CHRIS OVERLAND & KEITH JACKSON
ADELAIDE & NOOSA – As the Ukraine War moves to its one-month anniversary, the more important Western nations are tonight holding an unprecedented series of three summits in Brussels - NATO, G7 and European Union, all in a row.
They do so as the outcomes of the war remain uncertain, but as Vladimir Putin’s destruction and terrorism continue.
An important reason why Ukraine has succeeded in stalling and, on some fronts, is pushing back the Russian offensive is that its army is bristling with sophisticated anti-tank and short range anti-aircraft missiles.
In addition, the USA is shipping a number (thought to be around 100) 'suicide' drones, which are effective at killing tanks and artillery at ranges of around eight kilometres.
It is also rumoured that some of those eastern European states that were part of the former Soviet Union, are covertly shipping Soviet-era high altitude anti-aircraft missile systems.
These systems are familiar to Ukrainian soldiers whereas some of the West's modern systems would require extensive training before they could be used, including Israel's Iron Dome system.
It has been made clear to Russia that Western weapons will continue to flow to Ukraine regardless of the Russians’ protests or threats.
There have been a number of not very veiled threats that if Russia tries to interdict NATO supply convoys, this will trigger retaliation from NATO, perhaps in the form of imposing some sort of no-fly zone over the southern borders of Ukraine.
Thus far at least the Russians have not attacked NATO convoys or aircraft presumably because they could not cope with any escalation in the war, at least using conventional non-nuclear weaponry.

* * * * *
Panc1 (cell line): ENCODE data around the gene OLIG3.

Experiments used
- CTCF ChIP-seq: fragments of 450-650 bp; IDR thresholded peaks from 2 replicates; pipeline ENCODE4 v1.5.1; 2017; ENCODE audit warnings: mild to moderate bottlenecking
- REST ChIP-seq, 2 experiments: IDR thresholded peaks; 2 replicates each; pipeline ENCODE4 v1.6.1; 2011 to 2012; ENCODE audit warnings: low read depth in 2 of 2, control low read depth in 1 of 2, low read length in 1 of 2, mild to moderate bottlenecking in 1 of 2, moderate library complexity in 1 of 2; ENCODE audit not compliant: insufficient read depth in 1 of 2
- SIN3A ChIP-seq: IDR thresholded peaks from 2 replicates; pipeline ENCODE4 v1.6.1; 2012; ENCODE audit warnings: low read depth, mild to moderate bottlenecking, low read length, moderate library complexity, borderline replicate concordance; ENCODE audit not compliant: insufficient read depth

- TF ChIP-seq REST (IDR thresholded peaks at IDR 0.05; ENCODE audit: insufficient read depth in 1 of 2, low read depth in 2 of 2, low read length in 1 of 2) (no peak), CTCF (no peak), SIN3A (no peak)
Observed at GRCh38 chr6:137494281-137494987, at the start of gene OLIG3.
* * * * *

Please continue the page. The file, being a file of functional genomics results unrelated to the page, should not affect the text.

Vladimir Putin is in a very serious situation now: he cannot win this war and cannot afford to lose it either.
Hence the resort to what the Germans called 'Wunderwaffe' (super weapons) like hypersonic missiles.
In military terms, this is gesture tactics which will not save him any more than deploying the V1 and V2 rockets did Hitler in 1944-45.
There seems to be no present strategic advantage in them.
Hypersonic weapons can travel multiple times faster than the speed of sound and can manoeuvre mid-flight.
They are much harder to track and shoot down than conventional ballistic missiles.
But the main thing super about them is their cost, an estimated $US50-100 million (K175-K350 million ) each.
In the US, hypersonic missiles are amongst the most debated weapons initiatives in many years.
The debate has occurred in the knowledge of Chinese and Russian advances in cutting-edge weapons. Putin in particular boasts of his progress on hypersonic technology.
But the Americans are more circumspect.
“Can you do the job with conventional missiles at less cost, just as effectively?” Air Force Secretary Frank Kendall said recently.
“Hypersonics are a way to penetrate defences, but they’re not the only way.”
And so the Ukraine War goes on, with its many frontiers.
As I write, the Western nations are undertaking an unprecedented sequence of NATO, G7 and EU summits in Brussels.
They have warned Putin that Russia will pay “ruinous” costs for invading Ukraine.
Ukraine’s president Zelenskiy says he hopes the summits will come up with some “meaningful steps”, adding that they will reveal “who is a friend, who is a partner, and who betrayed us for money”.
Zelenskiy knows, as English playwright and poet John Heywood wrote in 1546, that “it’s an ill wind that blows no one any good” – misfortune usually benefits someone, and war always benefits the arms’ dealers and those who try to play off one side against another.
There are a number of nations, including India and Israel, who have some soul searching to do on this latter issue.
Meanwhile, Australia is sending 70,000 tonnes of coal to Ukraine, which has abundant reserves of its own coal.
Nobody seems quite sure why we decided to do this – or how it will get there.